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Folksongs and Romances

Harman Center for the Arts
03/03/2010 -  
Russian Folk Songs: Meadow Song (arr. A. Vasilenko) – Wedding Song (arr. M. Matveev)
Alexander Alyab’ev: The Nightingale
Alexander Gurilev: Maiden’s Dress
Sergei Rachmaninoff: The Lilacs – It is beautiful here
Pyotr Ilyich Tchaikovsky: Iolanta’s Arioso – It was in the early Spring – Pimpinella
Alexander Varlamov: Do not wake her up at dawn
George Gershwin/Irina Mozyleva: Russian Emigrant Song (By Strauss)

Irina Mozyleva (Soprano), Vera Danchenko-Stern (Pianist)

V. Danchenko-Stern, I. Mozyleva (© Micaele Sparacino)

The Shakespeare Theater Company at The Harman Center for the Performing Arts has for the last two years sponsored a mid-week, noontime concert series entitled Happenings at the Harman. Featuring performances by Washington-area artists, the series endeavors to connect community audiences with today’s leading artists. The series also explores the synergy between performances on Washington’s stages and the events that shape the DC community and the world. Modern Dance Ensembles, Ballet Companies, Bach Consorts, Jazz Ensembles, Choruses, Films, Pianists, Instrumentalists, Opera Singers, Brass Ensembles, Japanese Koto Ensembles, etcetera, etcetera, have all been included in the programming. Happenings at the Harman has become a very popular, distinguished, and acclaimed series. This recital, featuring artists of the Russian Chamber Arts Society, celebrated its 100th presentation.

The lovely and limpid voiced Belarus Soprano Irina Mozyleva and the enormously gifted and stylistically informed pianist Vera Danchenko-Stern illuminated in this recital the influences of folk songs upon the composition of arias and romances by 19th century Russian composers. The very first piece on the program, a tune entitled Meadow Song made an immediate link to the usage of folk songs in the music of Tchaikovsky. In fact one of the tunes in this quaint little air was used as a major motif in his Fourth Symphony. Tchaikovsky’s delightful Pimpinella, which was recorded by Enrico Caruso in Italian, might have been penned by Donizetti. Its exhilarating waltz rhythm is typical of many Neapolitan songs.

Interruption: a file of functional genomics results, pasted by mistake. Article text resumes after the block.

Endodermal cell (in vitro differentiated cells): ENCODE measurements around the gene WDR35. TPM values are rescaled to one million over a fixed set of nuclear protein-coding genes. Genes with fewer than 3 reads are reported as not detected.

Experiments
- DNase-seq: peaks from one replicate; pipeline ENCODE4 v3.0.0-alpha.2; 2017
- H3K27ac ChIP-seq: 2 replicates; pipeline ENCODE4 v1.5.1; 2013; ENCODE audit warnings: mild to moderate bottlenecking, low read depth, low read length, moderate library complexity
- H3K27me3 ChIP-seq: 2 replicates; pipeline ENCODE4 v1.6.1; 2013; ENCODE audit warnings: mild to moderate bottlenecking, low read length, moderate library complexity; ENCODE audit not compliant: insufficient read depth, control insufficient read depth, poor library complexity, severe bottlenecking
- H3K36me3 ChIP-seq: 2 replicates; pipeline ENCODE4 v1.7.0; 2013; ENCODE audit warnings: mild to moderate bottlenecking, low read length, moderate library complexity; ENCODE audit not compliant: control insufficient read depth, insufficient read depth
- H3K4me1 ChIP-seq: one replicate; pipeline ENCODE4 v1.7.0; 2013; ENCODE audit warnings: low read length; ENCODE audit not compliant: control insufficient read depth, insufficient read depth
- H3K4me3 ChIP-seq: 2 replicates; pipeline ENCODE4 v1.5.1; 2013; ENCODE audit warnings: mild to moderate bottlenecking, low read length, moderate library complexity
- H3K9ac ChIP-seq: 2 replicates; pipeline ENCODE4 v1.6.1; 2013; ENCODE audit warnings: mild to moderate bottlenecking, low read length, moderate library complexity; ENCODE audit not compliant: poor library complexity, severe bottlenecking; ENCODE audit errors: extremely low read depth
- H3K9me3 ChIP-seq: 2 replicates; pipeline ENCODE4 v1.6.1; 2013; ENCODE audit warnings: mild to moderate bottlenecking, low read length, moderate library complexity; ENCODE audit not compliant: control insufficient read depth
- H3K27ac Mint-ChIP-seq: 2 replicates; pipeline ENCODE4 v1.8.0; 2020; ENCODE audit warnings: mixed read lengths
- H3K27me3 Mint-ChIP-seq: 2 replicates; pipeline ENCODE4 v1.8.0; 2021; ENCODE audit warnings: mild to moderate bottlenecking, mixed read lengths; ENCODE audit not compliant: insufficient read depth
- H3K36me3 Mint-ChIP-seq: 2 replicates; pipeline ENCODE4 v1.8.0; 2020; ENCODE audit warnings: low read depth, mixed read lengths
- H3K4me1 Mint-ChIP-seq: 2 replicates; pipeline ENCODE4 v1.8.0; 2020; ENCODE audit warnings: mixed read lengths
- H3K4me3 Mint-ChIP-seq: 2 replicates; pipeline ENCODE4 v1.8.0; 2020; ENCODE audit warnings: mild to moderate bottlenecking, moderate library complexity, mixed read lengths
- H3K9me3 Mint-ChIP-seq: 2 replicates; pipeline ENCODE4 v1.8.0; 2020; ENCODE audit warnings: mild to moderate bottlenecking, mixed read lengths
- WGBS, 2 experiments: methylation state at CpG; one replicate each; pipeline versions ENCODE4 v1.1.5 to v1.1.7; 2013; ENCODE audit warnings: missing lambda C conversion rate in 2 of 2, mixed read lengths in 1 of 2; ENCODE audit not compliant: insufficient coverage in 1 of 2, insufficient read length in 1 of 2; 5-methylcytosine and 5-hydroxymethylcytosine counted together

Even the first act aria of Iolanta, if taken out of context of the opera, and the main theme sung without accompaniment, might be mistaken for a folk song. The Rachmaninoff songs likewise embody rather simple little airs ennobled by sophisticated and imaginative piano accompaniments. Frequently with Tchaikovsky, and always with Rachmaninoff, it is the piano in fact that has the final say. After the floated high B flat of Zdes Horosho (It is lovely here) the piano continues for several measures to develop the theme and bring closure to the song.

With Russian romances in general, and specifically in the songs of Rachmaninoff and Tchaikovsky, one must think of the pianist not merely as an accompanist, but rather as a joint collaborator. Unlike the lieder of Franz Schubert, the piano parts of these songs are more often than not, extremely bravura and virtuosic. They demand a big keyboard technique and require voices of extended range and abilities. Ms. Mozyleva and Ms. Danchenko-Stern have all of the requisites to admirably meet these demands. It was a joy to hear them and watch their interplay as the music constantly called for “dovetailing” between the two. The Duo concluded their performance with a rousing rendition of the virtuoso coloratura showpiece The Nightingale by Alyab’ev, which has been recorded by both Rosa Ponselle and Edita Gruberova. This aria particularly displayed their considerable talents to the fullest. The audience, which included such notables as Vladimir Tolstoy (grandson of Leo Tolstoy), applauded them most enthusiastically. Ms. Mozyleva further regaled us in an encore with her adaptation of the George and Ira Gershwin song By Strauss. She inserted her own hilarious lyrics and renamed it as Song of the Russian Emigrant. It was a charming ending to a beautiful and entertaining recital.

Happenings at The Harman

Micaele Sparacino



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